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Terrestrial ecological restoration in China: identifying advances and gaps

Authors
  • Cui, Wenhui1
  • Liu, Junguo1
  • Jia, Jinlin1
  • Wang, Pengfei1
  • 1 Southern University of Science and Technology, Shenzhen, 518055, China , Shenzhen (China)
Type
Published Article
Journal
Environmental Sciences Europe
Publisher
Springer Berlin Heidelberg
Publication Date
Nov 02, 2021
Volume
33
Issue
1
Identifiers
DOI: 10.1186/s12302-021-00563-2
Source
Springer Nature
Keywords
Disciplines
  • Review
License
Green

Abstract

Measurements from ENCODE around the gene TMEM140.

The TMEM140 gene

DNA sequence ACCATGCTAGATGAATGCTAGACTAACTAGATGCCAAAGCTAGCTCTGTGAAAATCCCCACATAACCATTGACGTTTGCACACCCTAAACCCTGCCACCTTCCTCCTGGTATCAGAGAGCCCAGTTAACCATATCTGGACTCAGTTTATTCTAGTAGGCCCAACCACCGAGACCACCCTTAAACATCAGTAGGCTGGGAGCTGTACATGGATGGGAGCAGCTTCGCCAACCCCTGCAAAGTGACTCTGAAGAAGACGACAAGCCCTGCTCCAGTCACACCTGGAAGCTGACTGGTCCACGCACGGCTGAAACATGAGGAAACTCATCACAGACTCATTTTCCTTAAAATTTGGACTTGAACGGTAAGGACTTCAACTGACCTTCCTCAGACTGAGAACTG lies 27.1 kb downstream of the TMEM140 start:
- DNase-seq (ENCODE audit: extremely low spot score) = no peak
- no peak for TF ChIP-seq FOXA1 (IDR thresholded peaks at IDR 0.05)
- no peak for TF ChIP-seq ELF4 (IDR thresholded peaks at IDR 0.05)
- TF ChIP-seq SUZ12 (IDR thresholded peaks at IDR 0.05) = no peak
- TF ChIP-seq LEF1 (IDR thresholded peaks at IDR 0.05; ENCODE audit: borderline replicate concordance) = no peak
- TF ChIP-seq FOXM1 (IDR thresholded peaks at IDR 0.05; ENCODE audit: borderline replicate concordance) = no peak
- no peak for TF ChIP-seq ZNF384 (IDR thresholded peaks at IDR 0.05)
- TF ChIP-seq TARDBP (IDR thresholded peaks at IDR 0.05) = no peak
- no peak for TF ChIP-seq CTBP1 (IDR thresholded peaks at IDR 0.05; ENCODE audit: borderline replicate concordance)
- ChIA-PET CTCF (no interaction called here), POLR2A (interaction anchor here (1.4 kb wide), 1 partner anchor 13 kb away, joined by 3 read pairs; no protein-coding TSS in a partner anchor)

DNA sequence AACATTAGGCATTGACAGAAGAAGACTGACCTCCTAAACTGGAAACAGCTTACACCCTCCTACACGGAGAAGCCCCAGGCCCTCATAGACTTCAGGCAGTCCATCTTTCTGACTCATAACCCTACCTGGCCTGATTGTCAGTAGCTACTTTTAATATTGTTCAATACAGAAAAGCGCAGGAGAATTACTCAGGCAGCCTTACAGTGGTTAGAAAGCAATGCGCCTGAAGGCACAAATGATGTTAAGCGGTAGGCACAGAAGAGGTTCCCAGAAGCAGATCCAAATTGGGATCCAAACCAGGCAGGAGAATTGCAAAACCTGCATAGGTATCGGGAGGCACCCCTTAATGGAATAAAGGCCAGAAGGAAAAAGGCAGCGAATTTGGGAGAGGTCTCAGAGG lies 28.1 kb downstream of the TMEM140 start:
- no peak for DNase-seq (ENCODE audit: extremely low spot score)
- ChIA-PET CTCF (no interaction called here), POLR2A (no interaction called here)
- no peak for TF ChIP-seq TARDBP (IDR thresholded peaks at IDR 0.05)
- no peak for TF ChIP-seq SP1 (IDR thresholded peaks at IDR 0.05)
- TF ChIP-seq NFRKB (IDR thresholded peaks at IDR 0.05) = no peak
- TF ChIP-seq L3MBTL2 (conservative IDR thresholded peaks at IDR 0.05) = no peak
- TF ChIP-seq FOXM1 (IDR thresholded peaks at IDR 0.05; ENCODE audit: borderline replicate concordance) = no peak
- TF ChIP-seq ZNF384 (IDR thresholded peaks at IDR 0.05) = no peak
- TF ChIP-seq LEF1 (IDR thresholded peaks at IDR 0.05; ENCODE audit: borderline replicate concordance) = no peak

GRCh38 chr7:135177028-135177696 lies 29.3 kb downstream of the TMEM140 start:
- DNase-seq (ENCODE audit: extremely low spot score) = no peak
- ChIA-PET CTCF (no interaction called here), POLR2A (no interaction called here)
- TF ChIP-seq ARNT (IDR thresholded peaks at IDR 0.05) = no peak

BackgroundChina has made great progress in ecological restoration. However, there have been no analyses on ecological restoration for specific terrestrial ecosystems. This study identified the important knowledge gaps and advances related to terrestrial ecological restoration in China.Results7973 papers published between 1978 and 2020 were investigated and about 962 articles were used in this analysis after manually screening. Since the first large national ecological restoration project in 1978, the most frequently studied ecosystem has shifted from farmland ecosystems in 1978–2000 to forest ecosystems after 2000. Forests were the most common ecosystem type investigated, while less attention was paid to wetlands and riparian systems. Meanwhile, the most common ecological issue shifted from environmental pollution in 1978–2000 to the declining resource-carrying capacity of ecosystems after 2000. Studies of ecoregions on the Loess Plateau catchment accounted for more than 40% of papers reviewed in this study, with predominant emphasis on soil and water conservation functionality. Besides, revegetation and afforestation characterized most ecological restoration projects in China, but the natural restoration was relatively less adopted. Additionally, the important tool of reference ecosystem was only used in four studies.ConclusionsEcological restoration has made significant progress in China. We investigated how the ecological restoration can be implemented more effectively. More projects should be implemented for restorative work in wetlands and riparian systems in future. The tradeoff between restorative activities, water resources, and carbon sink needs further research efforts. More emphasis on biodiversity conservation is warranted. Newly developed theory (e.g., stepwise ecological restoration) and the recently issued Chinese National Guidelines for Ecological Restoration Projects should be more effectively implemented in future restorative works. This study provides essential information for future restorative work in China. It also provides insights into the development of policy relevant to restoration and adaptive management during the U.N. restoration decade.

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